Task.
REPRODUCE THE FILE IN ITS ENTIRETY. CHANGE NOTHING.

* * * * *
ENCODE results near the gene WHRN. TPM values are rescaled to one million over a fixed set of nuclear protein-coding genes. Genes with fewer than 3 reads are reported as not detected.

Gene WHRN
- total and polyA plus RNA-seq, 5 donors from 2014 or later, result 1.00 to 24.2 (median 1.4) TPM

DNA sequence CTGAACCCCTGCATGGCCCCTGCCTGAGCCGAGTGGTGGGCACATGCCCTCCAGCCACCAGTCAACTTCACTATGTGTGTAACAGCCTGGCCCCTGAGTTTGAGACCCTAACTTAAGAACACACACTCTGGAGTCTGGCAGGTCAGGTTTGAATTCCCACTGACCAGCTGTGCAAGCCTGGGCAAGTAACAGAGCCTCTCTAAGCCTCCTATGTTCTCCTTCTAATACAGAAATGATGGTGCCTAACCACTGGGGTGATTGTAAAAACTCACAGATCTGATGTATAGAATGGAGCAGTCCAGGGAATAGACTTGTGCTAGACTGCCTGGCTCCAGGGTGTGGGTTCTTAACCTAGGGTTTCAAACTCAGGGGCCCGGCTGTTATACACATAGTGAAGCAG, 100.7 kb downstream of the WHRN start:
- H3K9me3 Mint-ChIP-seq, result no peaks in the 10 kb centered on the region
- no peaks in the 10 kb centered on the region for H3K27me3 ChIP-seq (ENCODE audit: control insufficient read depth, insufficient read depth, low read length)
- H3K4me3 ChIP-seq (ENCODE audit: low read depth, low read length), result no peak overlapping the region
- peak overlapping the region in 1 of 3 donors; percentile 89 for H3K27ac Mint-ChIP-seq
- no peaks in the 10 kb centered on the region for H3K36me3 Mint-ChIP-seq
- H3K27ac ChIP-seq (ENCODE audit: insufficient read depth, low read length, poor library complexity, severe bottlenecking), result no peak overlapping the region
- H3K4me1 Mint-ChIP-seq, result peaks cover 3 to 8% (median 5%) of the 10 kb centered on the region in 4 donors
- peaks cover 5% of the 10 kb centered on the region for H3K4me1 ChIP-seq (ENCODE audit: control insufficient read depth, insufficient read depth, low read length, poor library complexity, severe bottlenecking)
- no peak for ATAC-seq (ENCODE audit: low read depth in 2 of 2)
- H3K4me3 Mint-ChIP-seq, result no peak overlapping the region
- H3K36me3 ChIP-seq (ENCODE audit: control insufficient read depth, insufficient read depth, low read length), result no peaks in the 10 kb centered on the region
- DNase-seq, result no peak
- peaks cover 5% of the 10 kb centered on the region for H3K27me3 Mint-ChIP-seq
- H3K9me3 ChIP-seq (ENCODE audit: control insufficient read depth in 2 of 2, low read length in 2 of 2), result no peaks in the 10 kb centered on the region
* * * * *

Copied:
ENCODE results near the gene WHRN. TPM values are rescaled to one million over a fixed set of nuclear protein-coding genes. Genes with fewer than 3 reads are reported as not detected.

Gene WHRN
- total and polyA plus RNA-seq, 5 donors from 2014 or later, result 1.00 to 24.2 (median 1.4) TPM

DNA sequence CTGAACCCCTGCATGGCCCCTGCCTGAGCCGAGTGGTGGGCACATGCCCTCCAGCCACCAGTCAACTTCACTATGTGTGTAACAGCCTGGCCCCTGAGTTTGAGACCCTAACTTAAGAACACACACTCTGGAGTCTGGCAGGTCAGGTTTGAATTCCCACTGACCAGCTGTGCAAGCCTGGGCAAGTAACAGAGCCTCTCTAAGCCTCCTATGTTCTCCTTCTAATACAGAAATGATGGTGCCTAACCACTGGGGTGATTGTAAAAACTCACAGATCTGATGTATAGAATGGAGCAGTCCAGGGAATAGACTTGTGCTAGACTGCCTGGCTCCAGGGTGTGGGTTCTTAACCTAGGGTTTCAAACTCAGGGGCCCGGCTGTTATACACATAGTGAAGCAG, 100.7 kb downstream of the WHRN start:
- H3K9me3 Mint-ChIP-seq, result no peaks in the 10 kb centered on the region
- no peaks in the 10 kb centered on the region for H3K27me3 ChIP-seq (ENCODE audit: control insufficient read depth, insufficient read depth, low read length)
- H3K4me3 ChIP-seq (ENCODE audit: low read depth, low read length), result no peak overlapping the region
- peak overlapping the region in 1 of 3 donors; percentile 89 for H3K27ac Mint-ChIP-seq
- no peaks in the 10 kb centered on the region for H3K36me3 Mint-ChIP-seq
- H3K27ac ChIP-seq (ENCODE audit: insufficient read depth, low read length, poor library complexity, severe bottlenecking), result no peak overlapping the region
- H3K4me1 Mint-ChIP-seq, result peaks cover 3 to 8% (median 5%) of the 10 kb centered on the region in 4 donors
- peaks cover 5% of the 10 kb centered on the region for H3K4me1 ChIP-seq (ENCODE audit: control insufficient read depth, insufficient read depth, low read length, poor library complexity, severe bottlenecking)
- no peak for ATAC-seq (ENCODE audit: low read depth in 2 of 2)
- H3K4me3 Mint-ChIP-seq, result no peak overlapping the region
- H3K36me3 ChIP-seq (ENCODE audit: control insufficient read depth, insufficient read depth, low read length), result no peaks in the 10 kb centered on the region
- DNase-seq, result no peak
- peaks cover 5% of the 10 kb centered on the region for H3K27me3 Mint-ChIP-seq
- H3K9me3 ChIP-seq (ENCODE audit: control insufficient read depth in 2 of 2, low read length in 2 of 2), result no peaks in the 10 kb centered on the region